A big part of fighting new viruses is figuring out how they work. To do this, you need to redesign it. The National Security Agency (NSA) obviously has to do a lot of this kind of work, so they created their own tool called Ghidra to help them do that.
By the way, this is pronounced Ghee-dra. It was released to the general public for free and open source on March 5 th , 2019 at the RSA conference in San Francisco. You can even view the Ghidra presentation notes from Robert Joyce, senior adviser to the National Security Agency (NSA).
To really understand why the release of Ghidra was important, we need to understand what reverse engineering is and what it is used for.
What is reverse engineering and why is it used?
Generally, reverse engineering (RE) refers to the process of taking something apart to figure out how it was done. You may have done this yourself at home with a small device, just trying to figure out how to fix it yourself. But we’re talking about the RE program. It’s just code, right? Why don’t we just take a look at the code behind this?
When you write a program in a language like C or Java, there is a step between writing it and being able to use it on a computer. The language you program in is readable, but not necessarily computer readable. It needs to be converted into something the computer can handle. This process is called compilation.
When a program is compiled, people stop reading it.
If you want to understand how this program works, you need to take it apart to a level where you can see what it contains. To do this, you will need a set of tools, just like you will need a set of screwdrivers and wrenches to work with a small appliance or motor.
This is where Hydra comes into play. This is a set of tools to disassemble software to see how it works. Other similar tools already exist, such as IDA, Radare and Binary Ninja.
The NSA uses Ghidra to combat viruses, malware and other programs that can pose a threat to national security. Then, based on what they find, they develop an action plan to eliminate the threat. You know that there have been a lot of reports of government sponsored hacker attacks in the news lately.
Can anyone use Ghidra?
Not really. You should at least have some programming experience. You don’t need to be a software engineer, but if you’ve completed a few college programming courses, you can get into Ghidra and learn how to use it.
In addition, the official Ghidra website also has an installation guide, quick references, wiki, and issue tracker. The point of providing all of this is so that everyone can learn and together keep the world safe from malicious hackers.
The NSA is doing this to â€œâ€¦ improve cybersecurity toolsâ€¦â€ and â€œâ€¦ build a communityâ€¦â€ by researchers who know Ghidra and contribute to its growth, as written in a presentation by Robert Joyce.
So. Why is Hydra a big deal?
This is from the NSA. Which company has the resources that the US federal agency has? What experience could even the best security company have compared to an agency tasked with keeping the most powerful nation on Earth safe?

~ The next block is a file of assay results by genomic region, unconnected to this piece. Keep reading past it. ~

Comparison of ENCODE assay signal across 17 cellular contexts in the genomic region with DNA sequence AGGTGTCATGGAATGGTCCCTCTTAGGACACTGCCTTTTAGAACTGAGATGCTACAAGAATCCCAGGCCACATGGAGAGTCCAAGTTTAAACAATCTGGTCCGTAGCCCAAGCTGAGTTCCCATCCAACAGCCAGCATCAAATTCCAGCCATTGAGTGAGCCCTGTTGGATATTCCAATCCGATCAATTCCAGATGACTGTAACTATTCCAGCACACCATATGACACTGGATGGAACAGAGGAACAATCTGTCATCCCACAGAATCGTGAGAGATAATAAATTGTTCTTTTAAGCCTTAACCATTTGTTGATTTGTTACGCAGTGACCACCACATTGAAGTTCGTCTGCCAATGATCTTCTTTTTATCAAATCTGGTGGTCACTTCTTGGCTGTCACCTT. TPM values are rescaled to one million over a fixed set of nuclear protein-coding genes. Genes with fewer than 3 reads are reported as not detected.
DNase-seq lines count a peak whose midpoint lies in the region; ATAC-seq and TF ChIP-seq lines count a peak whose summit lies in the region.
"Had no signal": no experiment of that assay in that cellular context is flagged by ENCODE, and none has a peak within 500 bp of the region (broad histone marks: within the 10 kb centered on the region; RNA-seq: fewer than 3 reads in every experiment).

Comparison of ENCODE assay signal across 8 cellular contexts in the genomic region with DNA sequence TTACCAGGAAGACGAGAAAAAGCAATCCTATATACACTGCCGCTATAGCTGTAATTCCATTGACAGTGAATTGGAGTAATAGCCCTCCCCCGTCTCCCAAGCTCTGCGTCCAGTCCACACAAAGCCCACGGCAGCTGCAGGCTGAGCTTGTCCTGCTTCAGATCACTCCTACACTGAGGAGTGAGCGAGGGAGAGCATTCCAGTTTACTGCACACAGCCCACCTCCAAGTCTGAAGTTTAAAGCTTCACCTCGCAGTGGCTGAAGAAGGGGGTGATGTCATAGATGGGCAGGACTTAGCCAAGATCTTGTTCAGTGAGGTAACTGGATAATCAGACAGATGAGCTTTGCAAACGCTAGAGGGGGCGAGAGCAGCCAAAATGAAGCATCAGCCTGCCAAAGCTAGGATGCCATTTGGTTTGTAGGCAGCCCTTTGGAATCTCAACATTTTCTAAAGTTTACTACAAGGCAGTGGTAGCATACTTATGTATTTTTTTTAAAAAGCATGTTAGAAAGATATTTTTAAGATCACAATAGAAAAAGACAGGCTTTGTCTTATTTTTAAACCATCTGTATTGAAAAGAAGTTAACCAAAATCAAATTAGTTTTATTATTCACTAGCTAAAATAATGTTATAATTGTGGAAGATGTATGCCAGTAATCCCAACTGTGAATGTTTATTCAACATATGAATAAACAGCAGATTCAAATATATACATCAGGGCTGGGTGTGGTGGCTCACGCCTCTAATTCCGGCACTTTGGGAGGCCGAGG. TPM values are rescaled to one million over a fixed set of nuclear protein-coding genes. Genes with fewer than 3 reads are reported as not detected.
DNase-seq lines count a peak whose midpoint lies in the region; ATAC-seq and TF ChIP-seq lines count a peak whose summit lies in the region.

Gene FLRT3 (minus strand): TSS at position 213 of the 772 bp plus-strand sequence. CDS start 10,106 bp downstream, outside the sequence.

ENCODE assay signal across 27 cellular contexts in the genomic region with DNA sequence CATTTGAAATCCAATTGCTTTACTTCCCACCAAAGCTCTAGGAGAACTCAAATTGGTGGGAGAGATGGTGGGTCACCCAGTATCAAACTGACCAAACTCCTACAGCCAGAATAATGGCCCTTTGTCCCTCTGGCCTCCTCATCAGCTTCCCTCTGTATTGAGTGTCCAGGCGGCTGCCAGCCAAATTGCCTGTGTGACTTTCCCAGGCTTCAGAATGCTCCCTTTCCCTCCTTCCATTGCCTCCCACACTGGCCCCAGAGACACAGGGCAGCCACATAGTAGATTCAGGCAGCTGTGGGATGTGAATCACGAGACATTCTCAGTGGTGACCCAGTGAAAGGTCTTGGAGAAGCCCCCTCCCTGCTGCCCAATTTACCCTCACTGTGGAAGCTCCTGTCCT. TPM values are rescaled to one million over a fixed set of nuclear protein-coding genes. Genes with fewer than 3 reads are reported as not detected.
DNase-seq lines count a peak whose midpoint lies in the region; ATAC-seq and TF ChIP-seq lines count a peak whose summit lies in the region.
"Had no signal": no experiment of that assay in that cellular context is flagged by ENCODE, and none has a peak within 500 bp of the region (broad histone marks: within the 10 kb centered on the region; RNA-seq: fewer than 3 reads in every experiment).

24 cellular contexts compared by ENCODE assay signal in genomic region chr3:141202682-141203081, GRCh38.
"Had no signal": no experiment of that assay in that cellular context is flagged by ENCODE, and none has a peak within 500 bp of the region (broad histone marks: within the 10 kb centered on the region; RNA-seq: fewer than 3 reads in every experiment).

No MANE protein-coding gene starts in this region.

So yes, it is a very powerful tool. Security researcher Joxen Coret tweeted, “So Ghidra shit on every other RE tool except IDA.”
Then there is the free aspect. With the ability to get what is arguably the most powerful RE tool for free, the bar for security research has been lowered to just having a computer and Internet access.
This is one of the reasons the NSA released him. They hope that a new generation of researchers will master it and consider a career at the NSA.
Then there is the open source aspect. Security agencies don’t let people look behind the curtain for nothing. If you know how they do what they do, it becomes easier to stop them. However, all of the Ghidra source code is published, so anyone can browse it and see exactly how it works.
And no, there are no reports of government loopholes in it. Ron Joyce quickly responded to this question by telling the security research community, ” the last community you want to release something with a backdoor installed is for people who are after it to rip it apart.”
In terms of education, Ghidra also allows novice programmers to take apart programs to see how they work, and then learn how to do something similar in their own projects. Learning someone else’s code has long been a common practice among programmers and developers aspiring to become better programmers. If this code were, of course, open source.
Perhaps the biggest deal is that Ghidra was designed to be shared. You can have a common repository with your colleagues or friends so that you can all work on a project at the same time. This greatly speeds up the analysis process.
The US federal government has pledged to release more and more security-related software. Some will be technical in nature, such as Ghidra, and some will be more user-friendly, such as a security-enhanced version of Android
All of this marks a unique time for government and civil society to work together to maximize the security of our data infrastructure.
United States Secret Service – https://www.secretservice.gov/data/press/reports/USSS_FY2013AR.pdf